20 events that shaped the Internet, part 1

The Internet changed our lives, but what made the Internet into what it is today?

Today we all use our smartphones and our broadband-equipped home and work PCs to instantly access information and data on just about any topic via the Internet.

But have you ever taken a few moments to realize how far we've come since our first forays online? Were you among those who tried it in 1994 or 1995 when the Internet was in its nascent stages for home users?

To honor this vital part of everyone's personal and work lives, we compiled a list of 20 huge Internet advancements and developments. We didn't try to re-create the history of the Internet in this two-part article. Instead, we decided to focus on events that were game-changers when they occurred--and that remain so even today. A lot has happened in a brief timeframe. Let's start back in the 1970s.

1978: MUD, the groundbreaking multiplayer online computer game, arrives

In August 1978, the original MUD (Multi-User Dungeon) text-adventure computer game was released by student Roy Trubshaw and Professor Richard Bartle at Essex University in England. The most notable aspect of the game was a huge new feature never before seen: the capability for several hundred people to play against one another simultaneously online. "There were multiplayer games before that," but they were for only a handful of players, says Jessica Mulligan, a longtime computer games consultant, historian, author, and expert. "This was the first one where really hundreds of people could get in and play in the same universe, the same world. That was what was so cool about it."

MUD was a genuine game-changer, she says, and it has been the model for all multiplayer computer games that have followed. "They hadn't intended to create a game," she says. "Richard, being a Dungeons & Dragons fan, decided to use a game as a model for a development project, and it basically created an industry." You can still play an early version of MUD online if you want to take in a bit of gaming history.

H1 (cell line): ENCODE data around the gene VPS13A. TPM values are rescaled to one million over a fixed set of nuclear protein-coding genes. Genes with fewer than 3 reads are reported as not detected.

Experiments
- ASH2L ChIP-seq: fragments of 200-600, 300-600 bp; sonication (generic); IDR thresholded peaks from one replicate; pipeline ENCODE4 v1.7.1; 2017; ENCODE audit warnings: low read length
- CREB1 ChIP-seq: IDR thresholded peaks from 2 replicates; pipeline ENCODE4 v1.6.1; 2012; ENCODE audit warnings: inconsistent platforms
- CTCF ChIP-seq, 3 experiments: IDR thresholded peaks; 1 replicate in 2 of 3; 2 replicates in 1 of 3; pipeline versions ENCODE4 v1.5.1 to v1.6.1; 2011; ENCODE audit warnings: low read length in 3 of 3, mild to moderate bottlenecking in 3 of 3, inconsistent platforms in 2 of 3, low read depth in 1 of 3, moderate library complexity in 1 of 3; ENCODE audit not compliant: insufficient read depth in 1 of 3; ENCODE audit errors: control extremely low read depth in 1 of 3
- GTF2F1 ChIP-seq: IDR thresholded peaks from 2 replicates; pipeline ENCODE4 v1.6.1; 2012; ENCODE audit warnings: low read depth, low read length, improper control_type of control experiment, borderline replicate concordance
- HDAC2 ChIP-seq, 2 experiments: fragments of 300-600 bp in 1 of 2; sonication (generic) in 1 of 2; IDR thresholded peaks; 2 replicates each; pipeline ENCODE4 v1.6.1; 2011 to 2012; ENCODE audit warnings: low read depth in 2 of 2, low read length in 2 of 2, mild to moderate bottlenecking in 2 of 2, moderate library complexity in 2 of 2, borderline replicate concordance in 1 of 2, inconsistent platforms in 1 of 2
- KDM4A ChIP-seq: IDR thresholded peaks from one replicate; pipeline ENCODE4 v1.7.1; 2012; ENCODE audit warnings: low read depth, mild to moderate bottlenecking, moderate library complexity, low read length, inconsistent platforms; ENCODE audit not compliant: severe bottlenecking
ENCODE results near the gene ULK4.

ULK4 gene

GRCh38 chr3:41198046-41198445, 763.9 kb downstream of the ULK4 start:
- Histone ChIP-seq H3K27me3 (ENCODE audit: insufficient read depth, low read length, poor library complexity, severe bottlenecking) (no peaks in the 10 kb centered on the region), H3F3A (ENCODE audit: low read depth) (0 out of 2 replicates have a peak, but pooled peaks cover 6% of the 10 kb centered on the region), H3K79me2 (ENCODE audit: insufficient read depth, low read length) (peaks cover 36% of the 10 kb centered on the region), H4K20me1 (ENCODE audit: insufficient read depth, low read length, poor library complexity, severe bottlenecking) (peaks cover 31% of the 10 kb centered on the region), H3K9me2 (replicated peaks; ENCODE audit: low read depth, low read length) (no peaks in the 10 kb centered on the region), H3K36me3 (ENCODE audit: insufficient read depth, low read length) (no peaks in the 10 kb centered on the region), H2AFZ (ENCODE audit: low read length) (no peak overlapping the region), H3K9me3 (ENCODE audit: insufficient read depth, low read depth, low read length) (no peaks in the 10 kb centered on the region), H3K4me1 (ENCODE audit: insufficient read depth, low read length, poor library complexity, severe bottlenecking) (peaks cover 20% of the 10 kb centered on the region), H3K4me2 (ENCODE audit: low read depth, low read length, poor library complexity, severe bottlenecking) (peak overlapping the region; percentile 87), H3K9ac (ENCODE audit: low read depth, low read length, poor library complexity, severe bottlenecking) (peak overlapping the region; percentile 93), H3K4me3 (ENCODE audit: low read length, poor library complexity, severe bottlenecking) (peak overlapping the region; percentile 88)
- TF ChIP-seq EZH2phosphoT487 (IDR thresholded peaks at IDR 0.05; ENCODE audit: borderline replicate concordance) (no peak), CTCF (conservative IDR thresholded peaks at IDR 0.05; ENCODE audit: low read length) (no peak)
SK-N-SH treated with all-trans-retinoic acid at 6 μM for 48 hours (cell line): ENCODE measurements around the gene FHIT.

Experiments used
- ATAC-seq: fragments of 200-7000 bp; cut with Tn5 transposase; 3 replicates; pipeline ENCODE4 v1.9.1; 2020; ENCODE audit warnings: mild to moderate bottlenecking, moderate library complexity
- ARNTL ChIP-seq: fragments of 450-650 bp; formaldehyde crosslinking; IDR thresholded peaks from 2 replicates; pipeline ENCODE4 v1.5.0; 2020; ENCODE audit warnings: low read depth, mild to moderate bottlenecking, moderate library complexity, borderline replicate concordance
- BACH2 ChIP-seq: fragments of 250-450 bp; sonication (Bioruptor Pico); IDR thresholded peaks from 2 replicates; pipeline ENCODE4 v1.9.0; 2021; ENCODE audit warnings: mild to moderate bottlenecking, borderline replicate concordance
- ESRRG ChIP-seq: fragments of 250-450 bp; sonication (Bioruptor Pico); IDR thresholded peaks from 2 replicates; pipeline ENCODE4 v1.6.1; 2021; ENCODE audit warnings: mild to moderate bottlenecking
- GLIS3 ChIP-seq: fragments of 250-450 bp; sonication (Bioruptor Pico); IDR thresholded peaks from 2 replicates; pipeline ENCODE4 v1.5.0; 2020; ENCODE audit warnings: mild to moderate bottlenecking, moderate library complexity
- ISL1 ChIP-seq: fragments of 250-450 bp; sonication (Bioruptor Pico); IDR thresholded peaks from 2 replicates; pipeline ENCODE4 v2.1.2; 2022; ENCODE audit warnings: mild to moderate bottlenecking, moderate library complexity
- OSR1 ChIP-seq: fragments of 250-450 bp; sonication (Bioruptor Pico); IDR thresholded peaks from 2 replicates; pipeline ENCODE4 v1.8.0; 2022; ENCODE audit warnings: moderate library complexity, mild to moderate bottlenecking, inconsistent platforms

1985: A company registers the first Web domain name

It's truly hard to believe that there was a time when companies around the world were not on the Internet with full-featured homepages, graphics, business information, and more. Yet that was the case until the first Web domain name, Symbolics.com, was registered on March 15, 1985, way before the first Web browsers were in broad use. Today the Symbolics.com domain is owned by XF.com Investments, a domain-holding and development company in Missouri, which purchased it in September 2009 from former computer and software vendor Symbolics. And although these days it seems as if every company rushes online to reserve its own little piece of the Internet through domain names, back in the mid-'80s it took 32 months for the first 100 domain names to be registered.

What began as a trickle, however, later became a flood as the Internet became the place where business comes to do business. Today the Web has more than 94 million registered .com domain names, and a combined total of 129.7 million domains including .net, .org, .info, .biz and .us addresses. Few companies go into business today without having an online presence and at least one registered domain name. It has become an expected part of being a successful business.

1994: Hate pesky banner ads? Here's where they started